Post-Cold War U.S. engagement has increasingly involved countries in jeopardy of sliding into violent conflict as well as countries emerging from war. Based on his recent experiences in Bosnia and Kosovo, General Clark discussed the potential for a training simulation that will enable U.S. policymakers to better understand the engagement tools available for such circumstances. SENSE, Synthetic Environments for National Security Estimates is an interactive virtual environment of a society in transition that simultaneously addresses the interactions of a market democracy: including economics, social, political and security issues. Players assume roles as public or private actors in both state and non-state capacities. The simulation models complex scenarios, much like engagements over the past decade. In fact, this model has been used in Bosnia, the Republic of Georgia, and for training purposes with the U.S. Institute of Peace. (See for more information.). The meeting included speeches and then a demonstration of the simulation.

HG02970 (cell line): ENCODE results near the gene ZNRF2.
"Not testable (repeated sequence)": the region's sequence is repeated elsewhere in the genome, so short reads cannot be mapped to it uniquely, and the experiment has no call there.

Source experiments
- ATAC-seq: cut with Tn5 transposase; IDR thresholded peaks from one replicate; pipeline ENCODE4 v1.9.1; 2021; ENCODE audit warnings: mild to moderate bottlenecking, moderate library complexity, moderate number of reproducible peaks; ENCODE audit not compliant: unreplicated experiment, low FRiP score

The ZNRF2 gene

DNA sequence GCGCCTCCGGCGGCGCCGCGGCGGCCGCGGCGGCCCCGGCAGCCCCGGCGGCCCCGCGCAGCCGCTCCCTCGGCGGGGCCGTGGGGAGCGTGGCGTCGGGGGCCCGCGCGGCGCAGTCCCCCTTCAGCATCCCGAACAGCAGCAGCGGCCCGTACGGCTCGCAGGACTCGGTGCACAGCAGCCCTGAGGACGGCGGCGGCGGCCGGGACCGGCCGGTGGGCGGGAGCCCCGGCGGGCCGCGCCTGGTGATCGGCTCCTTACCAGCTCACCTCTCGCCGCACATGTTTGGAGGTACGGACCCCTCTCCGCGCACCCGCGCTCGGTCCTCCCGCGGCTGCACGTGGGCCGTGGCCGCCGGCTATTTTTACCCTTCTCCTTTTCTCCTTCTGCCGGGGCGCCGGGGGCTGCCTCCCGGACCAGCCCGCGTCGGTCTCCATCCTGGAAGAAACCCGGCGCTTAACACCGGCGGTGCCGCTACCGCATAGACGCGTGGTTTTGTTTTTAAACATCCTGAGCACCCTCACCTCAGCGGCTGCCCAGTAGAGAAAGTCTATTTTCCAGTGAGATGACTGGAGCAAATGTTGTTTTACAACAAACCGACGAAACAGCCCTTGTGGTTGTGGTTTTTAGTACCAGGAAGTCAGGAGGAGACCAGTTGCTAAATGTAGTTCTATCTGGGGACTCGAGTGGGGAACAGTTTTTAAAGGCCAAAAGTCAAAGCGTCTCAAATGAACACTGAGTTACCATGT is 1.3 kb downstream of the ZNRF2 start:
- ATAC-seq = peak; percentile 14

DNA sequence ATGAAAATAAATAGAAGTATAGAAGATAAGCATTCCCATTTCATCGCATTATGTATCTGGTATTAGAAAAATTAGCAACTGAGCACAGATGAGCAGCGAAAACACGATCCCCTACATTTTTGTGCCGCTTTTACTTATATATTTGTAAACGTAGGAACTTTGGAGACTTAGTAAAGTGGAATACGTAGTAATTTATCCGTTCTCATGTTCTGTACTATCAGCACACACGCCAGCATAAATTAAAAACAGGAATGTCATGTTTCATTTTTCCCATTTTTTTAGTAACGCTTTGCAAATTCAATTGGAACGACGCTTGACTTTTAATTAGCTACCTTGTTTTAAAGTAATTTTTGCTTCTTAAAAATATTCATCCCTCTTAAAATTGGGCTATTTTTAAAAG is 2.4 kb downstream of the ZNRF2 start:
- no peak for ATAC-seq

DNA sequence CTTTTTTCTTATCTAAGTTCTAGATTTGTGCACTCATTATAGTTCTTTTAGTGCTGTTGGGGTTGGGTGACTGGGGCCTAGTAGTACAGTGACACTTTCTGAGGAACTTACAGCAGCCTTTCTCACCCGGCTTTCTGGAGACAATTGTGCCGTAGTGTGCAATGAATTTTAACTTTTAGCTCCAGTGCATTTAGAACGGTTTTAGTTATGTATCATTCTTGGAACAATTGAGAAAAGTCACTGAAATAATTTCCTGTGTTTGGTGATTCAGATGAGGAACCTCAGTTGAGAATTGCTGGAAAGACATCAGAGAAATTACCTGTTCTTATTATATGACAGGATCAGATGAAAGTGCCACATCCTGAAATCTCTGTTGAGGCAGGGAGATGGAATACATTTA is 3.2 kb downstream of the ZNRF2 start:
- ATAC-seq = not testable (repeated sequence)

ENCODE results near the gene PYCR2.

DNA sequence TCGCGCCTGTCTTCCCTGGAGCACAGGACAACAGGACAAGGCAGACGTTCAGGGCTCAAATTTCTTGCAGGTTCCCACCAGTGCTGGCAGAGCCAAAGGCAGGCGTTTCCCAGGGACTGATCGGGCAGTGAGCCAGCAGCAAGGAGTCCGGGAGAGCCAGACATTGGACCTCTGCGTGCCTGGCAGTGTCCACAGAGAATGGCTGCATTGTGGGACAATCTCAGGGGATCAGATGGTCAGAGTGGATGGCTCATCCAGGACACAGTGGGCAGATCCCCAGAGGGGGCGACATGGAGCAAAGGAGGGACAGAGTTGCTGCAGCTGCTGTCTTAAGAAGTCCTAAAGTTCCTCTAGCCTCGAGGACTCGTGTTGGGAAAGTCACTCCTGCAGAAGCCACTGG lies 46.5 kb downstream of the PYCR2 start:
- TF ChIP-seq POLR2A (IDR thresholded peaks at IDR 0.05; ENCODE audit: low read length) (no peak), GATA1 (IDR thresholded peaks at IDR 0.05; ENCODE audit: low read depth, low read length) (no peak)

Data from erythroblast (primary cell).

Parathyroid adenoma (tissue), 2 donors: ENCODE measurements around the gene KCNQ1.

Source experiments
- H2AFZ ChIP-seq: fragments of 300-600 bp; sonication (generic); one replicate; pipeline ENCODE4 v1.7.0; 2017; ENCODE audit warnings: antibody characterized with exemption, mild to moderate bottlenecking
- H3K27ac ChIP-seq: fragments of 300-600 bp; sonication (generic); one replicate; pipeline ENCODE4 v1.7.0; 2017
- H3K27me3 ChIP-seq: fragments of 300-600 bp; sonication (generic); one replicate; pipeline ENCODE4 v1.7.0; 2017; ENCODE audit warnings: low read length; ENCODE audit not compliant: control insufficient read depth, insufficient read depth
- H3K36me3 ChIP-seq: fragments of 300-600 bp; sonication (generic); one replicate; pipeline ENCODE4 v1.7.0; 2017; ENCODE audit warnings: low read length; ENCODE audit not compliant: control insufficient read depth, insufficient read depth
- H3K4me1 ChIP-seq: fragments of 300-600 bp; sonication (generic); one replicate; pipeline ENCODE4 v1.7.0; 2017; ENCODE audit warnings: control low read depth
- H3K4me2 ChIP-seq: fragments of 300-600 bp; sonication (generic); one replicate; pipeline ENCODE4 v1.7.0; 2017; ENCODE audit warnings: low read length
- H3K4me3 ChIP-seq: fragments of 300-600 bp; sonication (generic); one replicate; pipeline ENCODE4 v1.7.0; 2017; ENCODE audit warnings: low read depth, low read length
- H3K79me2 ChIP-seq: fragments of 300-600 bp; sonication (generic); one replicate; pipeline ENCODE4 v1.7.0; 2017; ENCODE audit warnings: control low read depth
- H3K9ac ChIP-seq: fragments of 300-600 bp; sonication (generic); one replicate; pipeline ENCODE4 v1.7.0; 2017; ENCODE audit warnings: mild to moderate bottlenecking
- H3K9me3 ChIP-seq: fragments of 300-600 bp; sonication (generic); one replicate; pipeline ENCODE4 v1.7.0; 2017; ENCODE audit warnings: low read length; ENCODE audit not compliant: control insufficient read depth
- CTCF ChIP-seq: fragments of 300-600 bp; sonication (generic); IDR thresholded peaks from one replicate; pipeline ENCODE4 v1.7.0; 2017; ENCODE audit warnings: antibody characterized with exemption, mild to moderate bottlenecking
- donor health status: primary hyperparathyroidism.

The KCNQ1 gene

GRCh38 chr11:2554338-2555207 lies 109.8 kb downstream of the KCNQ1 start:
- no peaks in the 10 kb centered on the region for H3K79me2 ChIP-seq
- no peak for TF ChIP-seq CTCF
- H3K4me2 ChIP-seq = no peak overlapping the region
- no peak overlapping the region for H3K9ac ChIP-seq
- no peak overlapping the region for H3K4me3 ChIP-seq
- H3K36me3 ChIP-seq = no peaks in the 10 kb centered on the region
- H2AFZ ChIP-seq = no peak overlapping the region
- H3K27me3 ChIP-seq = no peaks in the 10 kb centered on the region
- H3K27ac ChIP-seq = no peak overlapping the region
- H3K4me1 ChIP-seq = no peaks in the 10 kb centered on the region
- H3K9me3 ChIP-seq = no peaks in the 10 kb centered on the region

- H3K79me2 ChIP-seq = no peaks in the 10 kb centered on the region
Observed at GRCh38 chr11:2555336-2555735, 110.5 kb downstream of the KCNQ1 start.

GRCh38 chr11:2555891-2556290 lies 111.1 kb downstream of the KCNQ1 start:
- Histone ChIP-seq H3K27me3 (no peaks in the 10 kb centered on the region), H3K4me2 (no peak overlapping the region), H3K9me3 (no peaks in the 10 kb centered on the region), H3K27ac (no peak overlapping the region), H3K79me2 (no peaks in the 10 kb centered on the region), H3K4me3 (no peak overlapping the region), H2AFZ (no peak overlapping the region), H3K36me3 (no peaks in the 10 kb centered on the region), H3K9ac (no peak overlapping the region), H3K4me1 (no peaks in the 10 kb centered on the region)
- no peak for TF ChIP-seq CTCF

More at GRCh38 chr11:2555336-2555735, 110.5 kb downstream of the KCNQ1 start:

Major General William Nash and Richard McCall discussed how important SENSE can be in explaining and exploring interagency coordination. Whether the model addresses the international community, the U.S. foreign policy apparatus or countries rebuilding after strife, certain elements remain constant: there must be clear command and control; agencies must be transparent and work in tandem; and human decisions effect outcomes.